Manually Starting Nodes Defined In The SDF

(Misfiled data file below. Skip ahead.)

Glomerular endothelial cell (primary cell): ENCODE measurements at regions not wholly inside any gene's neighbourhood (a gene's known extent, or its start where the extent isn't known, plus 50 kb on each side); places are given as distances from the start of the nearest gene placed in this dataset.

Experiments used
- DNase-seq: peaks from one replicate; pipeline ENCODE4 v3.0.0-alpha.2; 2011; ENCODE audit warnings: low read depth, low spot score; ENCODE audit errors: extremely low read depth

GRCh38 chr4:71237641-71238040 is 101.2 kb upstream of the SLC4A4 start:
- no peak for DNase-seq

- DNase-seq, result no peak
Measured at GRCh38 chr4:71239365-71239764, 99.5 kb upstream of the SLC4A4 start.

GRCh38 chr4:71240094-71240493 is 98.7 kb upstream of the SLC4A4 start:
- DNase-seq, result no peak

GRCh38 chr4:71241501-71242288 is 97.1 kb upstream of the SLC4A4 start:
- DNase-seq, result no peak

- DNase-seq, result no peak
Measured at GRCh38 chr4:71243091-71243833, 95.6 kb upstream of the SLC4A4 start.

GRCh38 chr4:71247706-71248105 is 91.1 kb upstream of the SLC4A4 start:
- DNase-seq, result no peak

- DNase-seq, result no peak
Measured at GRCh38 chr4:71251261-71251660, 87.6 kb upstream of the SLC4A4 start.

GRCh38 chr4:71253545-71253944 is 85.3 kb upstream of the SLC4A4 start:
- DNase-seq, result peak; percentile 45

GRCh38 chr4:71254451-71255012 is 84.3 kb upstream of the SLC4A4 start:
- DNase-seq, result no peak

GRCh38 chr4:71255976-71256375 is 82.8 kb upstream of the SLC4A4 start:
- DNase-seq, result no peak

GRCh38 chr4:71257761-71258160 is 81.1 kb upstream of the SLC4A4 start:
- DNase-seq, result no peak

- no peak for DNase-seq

For many operations in PolySync, using the PolySync Manager to automatically start all nodes that are defined and enabled in the SDF makes the most sense. However, in other cases─such as debugging a particular node─it may be better to manually start up one node at a time. ### 1. Getting the node ID Start the SDF Configurator. ```bash $ polysync-sdf-configurator ``` Next you will get the ID to start the node. Each node─located in the list on the left─has a box indicating which ID this node is associated with. Save this ID for the next step. ![DataGen](https://help.polysync.io/releases/2.0.7//wp-content/uploads/2016/08/nodeid1.png) ### 2. Manually starting the node Now that the unique node ID is known, start up the node using the Dynamic Driver. ```bash $ polysync-dynamic-driver -n 11 ``` This will start up the node in the terminal, and then block, as long it is in normal operation. Take a look at [this](https://help.polysync.io/releases/2.0.7//?p=145) document to get tips on more of the operations that the PolySync Dynamic Driver can perform. It is possible to start multiple nodes. The developer just needs to open up a new terminal and run the Dynamic Driver with the unique node ID. Additional information is written to the PolySync log file. This info can help to figure out why a node may not be working, or to check on normal operation. The log file can be "tailed" to capture the output of the dynamic-driver in real time: ```bash $ tail -f /usr/local/polysync/polysync.log ```